Bruce Lee statue in Victoria Harbour, Hong Kong, photo courtesy of Johnson Lau
Martial arts legend, international movie star, and pop icon Bruce Lee passed away 39 years ago this past week (on July 20, 1973). After his only son Brandon died during a movie shoot, people assumed that his lineage had ended.
They were wrong.
The Dragon’s sons can be seen all over TV and Pay-Per-View with the rising popularity of mixed martial arts and the billion-dollar growth of the Ultimate Fighting Championship, which is rapidly eclipsing boxing as the world’s preferred combat sport.
K-PoP caught up with two professional fighters to discuss the “original mixed martial artist.” They were Vietnamese American Nam Phan, a UFC featherweight from Orange County, CA, and Hawaiian middleweight Kendall Grove, the season 3 winner of The Ultimate Fighter.
What was Bruce Lee’s influence on you growing up?
KG: As a kid, I always wanted to be him, to emulate him. After watching “Game of Death,” I even made makeshift nunchuks and ran around the house with them. I thought I was him! (Laughs) Later on, I really got into his philosophy on fighting, how adaptive it was. His art and style motivated me to fight smarter, too.
UFC featherweight Nam Phan, photo courtesy of UFC.com
NP: Of course I was a fan growing up. We used to do imitations and then practice his moves on each other and get in trouble. As an Asian American, he was the only role model we had. He inspired us and still does to this day, to be strong and not back down.
How did Bruce influence MMA?
NP: Are you kidding me? Bruce was the first mixed martial artist! He was more important to MMA than even Royce Gracie (a pioneering former champion who introduced ground fighting to the sport). Bruce was about using whatever works -- boxing, judo -- and trying to improve as a human being and fighter.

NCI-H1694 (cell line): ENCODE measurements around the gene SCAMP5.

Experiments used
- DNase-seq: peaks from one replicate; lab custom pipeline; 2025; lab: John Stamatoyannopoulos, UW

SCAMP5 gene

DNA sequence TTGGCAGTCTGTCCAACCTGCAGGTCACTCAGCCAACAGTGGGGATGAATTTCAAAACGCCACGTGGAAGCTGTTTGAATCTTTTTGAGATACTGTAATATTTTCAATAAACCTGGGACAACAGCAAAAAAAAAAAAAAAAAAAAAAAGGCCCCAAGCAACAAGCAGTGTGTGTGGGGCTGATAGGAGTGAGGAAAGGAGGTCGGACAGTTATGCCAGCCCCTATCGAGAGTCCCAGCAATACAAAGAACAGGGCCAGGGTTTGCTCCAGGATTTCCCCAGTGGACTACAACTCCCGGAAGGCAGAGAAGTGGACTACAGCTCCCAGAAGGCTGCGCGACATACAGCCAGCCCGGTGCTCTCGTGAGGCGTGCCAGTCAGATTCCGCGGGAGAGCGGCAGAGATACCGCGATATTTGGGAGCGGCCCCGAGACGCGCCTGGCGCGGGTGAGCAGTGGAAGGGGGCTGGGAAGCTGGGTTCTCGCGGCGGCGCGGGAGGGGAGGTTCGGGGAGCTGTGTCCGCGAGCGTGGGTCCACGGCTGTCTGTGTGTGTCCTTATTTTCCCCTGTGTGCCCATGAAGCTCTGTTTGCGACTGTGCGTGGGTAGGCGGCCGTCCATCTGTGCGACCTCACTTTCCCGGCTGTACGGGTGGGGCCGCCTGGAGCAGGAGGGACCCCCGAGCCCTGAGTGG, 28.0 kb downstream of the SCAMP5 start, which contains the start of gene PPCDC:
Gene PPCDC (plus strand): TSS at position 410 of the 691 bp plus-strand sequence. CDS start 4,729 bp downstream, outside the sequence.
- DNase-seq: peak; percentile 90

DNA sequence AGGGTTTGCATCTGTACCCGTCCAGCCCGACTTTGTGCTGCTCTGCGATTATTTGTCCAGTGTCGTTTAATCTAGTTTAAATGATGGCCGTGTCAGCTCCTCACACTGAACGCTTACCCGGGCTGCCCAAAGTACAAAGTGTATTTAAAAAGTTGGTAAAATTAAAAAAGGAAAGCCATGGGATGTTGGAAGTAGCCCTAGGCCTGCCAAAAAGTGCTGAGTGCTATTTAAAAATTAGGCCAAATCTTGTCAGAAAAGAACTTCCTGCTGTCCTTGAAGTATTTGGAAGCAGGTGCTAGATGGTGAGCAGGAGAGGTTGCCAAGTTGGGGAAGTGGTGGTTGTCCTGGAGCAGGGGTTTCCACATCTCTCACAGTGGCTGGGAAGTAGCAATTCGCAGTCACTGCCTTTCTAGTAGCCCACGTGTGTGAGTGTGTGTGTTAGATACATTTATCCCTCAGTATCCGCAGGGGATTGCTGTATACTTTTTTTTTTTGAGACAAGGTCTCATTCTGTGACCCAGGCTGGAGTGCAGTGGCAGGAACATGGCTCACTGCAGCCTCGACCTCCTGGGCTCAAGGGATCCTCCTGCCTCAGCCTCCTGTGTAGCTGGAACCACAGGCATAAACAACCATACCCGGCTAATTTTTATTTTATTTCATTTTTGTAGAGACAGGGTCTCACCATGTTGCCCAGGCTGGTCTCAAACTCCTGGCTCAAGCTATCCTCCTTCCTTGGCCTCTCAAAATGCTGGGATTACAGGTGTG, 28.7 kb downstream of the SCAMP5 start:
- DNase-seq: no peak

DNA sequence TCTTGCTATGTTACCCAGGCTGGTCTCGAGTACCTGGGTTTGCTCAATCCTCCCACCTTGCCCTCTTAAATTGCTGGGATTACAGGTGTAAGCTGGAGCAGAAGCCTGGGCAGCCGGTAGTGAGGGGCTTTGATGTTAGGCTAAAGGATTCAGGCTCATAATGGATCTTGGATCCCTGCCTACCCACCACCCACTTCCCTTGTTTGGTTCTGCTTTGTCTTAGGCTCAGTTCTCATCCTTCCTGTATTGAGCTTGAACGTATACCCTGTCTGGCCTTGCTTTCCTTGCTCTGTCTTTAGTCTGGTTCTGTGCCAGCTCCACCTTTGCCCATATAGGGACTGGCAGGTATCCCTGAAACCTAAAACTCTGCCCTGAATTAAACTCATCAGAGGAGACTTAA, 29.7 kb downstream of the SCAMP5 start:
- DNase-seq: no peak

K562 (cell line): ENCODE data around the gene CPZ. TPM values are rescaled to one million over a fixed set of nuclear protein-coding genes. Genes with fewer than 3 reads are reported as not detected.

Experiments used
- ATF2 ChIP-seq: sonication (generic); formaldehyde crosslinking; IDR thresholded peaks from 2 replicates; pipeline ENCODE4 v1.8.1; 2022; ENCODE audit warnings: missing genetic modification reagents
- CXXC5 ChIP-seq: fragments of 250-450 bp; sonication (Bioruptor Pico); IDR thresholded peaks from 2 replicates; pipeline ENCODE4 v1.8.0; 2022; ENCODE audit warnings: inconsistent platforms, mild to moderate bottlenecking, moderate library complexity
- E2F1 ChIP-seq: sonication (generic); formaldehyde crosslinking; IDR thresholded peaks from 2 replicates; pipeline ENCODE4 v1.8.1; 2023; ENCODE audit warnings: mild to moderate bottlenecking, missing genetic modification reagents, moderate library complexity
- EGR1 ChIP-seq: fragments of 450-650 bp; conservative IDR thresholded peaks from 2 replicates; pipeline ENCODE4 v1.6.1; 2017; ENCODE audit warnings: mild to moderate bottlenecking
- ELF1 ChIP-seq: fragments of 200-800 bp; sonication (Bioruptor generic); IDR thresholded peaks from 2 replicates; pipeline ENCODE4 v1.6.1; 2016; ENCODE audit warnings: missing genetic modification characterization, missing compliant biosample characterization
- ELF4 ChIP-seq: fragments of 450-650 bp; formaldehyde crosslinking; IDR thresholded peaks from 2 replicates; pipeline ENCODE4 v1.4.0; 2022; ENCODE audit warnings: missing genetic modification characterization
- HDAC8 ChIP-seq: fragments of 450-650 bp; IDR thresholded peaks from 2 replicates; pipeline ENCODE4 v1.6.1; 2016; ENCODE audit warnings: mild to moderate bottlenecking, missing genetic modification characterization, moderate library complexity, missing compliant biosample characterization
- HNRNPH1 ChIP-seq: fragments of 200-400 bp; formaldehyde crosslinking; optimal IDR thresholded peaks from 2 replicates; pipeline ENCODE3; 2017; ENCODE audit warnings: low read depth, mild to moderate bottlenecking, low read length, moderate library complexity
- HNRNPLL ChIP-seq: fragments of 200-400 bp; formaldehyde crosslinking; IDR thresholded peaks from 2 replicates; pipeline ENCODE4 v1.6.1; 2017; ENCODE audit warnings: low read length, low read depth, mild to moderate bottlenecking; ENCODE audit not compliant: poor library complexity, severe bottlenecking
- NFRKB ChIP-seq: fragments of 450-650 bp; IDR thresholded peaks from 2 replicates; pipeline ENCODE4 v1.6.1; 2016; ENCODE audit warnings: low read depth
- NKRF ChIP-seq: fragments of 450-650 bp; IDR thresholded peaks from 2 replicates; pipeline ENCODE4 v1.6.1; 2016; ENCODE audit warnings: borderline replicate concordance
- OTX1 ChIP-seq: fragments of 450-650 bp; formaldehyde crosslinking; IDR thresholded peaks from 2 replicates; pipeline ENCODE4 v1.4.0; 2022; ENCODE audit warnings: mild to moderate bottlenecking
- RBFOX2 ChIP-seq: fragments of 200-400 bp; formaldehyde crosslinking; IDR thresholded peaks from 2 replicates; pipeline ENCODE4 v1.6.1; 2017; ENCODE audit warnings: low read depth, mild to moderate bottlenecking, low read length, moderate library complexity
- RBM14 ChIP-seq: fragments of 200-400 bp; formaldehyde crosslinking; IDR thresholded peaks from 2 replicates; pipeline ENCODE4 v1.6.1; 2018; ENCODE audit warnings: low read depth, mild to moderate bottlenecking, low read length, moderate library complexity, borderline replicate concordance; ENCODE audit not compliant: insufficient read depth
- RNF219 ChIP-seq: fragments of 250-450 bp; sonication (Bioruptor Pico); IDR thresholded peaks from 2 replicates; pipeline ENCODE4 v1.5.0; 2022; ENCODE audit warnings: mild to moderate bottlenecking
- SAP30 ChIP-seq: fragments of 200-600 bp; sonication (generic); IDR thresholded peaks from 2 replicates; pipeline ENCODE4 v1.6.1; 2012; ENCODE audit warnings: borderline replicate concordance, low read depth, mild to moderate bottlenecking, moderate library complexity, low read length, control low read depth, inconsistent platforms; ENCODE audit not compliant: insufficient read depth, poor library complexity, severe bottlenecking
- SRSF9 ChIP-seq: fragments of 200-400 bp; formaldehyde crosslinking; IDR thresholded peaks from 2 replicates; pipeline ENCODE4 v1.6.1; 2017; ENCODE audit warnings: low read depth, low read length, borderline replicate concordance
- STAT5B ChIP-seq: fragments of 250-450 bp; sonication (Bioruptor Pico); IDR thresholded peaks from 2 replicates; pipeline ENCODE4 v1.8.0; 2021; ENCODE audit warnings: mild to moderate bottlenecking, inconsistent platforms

Hawaiian Middleweight Kendal Grove, photo courtesy of mixedmartialarts.com
KG: He was the pioneer. He didn’t believe his style was the best and wanted to mix styles to create a new, more effective style. But back then, that was seen as a big no-no, to cross train. But now MMA fighters use every martial art. Look at (champions) Anderson Silva, Jon Jones, and Junior Dos Santos. In fact, if you look at the gloves Bruce wore in his first fight in “Enter the Dragon” (an epic collision between Bruce and Sammo Hung) they are pretty much just like the gloves we use in the cage today and that movie is almost 40 years old.
If Bruce fought in the UFC as 135 lb. bantamweight, how would he do?
NP: With his mindset, he’d do well. He already has the mind of a mixed martial artist to go with a lot of talent and skill.
The UFC Octagon, photo courtesy Josh Hedges/ © Ultimate Fighting Championship
KG: He would have evolved because he was always learning. With his speed, power, and philosophy, I think he’d be dominant, a champion or contender for sure.
If you had to get into the Octagon with the master, what would happen?
KG: Because he’s so fast, I wouldn’t try and stand with him. I’d try to take him down and ground and pound him.
NP: Oh, that’s easy. He’d use his infamous one-inch punch and knock me to infinity, make my heart explode. I’m dead. The first fatality in the UFC! (Lots of laughs)
It’s good to see that kids still respect their elders nowadays.
Next up: Phan makes his national TV debut on August 4, fighting on UFC on FOX. Grove recently won a split decision in the ShoFight promotion and expects to fight again this coming September.
K-PoP is short for Ky-Phong on Pop Culture. Ky-Phong Tran is an award-winning writer and teacher based in southern California and he’ll be writing about music, art, literature, Los Angeles, fatherhood, and other musings.
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